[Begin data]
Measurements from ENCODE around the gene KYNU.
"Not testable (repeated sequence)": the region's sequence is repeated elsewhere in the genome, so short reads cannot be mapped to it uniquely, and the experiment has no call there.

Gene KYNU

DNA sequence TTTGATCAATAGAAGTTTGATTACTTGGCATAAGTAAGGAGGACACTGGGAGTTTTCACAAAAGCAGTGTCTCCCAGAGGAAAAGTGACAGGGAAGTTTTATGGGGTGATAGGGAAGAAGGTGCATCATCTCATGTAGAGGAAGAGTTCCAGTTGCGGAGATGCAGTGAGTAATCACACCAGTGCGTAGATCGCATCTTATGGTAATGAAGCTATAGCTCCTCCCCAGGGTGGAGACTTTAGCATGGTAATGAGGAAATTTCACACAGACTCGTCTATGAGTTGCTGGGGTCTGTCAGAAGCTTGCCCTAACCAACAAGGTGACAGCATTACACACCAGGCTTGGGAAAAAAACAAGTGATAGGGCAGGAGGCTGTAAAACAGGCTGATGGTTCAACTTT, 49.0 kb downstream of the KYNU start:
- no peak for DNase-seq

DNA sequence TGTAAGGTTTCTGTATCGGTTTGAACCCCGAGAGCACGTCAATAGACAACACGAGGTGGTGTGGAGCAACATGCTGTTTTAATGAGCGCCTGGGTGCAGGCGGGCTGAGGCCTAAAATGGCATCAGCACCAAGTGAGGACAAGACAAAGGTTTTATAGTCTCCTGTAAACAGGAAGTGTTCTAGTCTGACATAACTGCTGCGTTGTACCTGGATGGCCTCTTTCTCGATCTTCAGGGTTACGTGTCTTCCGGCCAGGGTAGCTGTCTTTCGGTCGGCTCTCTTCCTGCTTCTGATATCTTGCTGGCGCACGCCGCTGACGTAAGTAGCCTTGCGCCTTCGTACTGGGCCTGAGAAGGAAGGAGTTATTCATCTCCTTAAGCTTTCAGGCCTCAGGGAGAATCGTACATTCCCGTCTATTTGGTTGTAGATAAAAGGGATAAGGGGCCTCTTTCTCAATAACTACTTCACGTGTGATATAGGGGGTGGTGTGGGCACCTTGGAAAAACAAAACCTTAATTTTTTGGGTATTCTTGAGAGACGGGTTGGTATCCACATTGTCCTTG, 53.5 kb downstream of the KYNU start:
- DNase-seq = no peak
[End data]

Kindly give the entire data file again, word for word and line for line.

Measurements from ENCODE around the gene KYNU.
"Not testable (repeated sequence)": the region's sequence is repeated elsewhere in the genome, so short reads cannot be mapped to it uniquely, and the experiment has no call there.

Gene KYNU

DNA sequence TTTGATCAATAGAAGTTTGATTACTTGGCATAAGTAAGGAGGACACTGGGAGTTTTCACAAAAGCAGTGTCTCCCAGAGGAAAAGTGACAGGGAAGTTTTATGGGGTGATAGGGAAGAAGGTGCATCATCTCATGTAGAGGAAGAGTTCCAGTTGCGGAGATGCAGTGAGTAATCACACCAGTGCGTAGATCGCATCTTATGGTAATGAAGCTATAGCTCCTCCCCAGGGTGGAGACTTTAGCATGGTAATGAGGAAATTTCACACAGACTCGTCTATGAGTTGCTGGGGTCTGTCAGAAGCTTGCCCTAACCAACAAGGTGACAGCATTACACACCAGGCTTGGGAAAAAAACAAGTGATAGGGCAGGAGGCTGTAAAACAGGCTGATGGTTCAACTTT, 49.0 kb downstream of the KYNU start:
- no peak for DNase-seq

DNA sequence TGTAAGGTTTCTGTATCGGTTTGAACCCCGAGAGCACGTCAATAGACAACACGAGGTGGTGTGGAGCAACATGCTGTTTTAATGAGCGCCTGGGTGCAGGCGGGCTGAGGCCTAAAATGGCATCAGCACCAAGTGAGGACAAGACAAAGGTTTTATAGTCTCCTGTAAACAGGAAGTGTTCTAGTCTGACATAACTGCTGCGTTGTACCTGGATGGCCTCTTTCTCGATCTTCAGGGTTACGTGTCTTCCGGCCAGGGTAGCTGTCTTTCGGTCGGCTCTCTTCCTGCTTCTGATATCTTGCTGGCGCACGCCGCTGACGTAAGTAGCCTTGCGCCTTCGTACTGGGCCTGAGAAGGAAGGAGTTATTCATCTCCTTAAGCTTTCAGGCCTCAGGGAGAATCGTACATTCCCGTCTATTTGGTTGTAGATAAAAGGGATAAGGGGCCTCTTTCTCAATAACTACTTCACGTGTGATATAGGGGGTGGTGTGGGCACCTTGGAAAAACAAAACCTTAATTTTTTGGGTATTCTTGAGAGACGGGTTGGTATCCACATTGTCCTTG, 53.5 kb downstream of the KYNU start:
- DNase-seq = no peak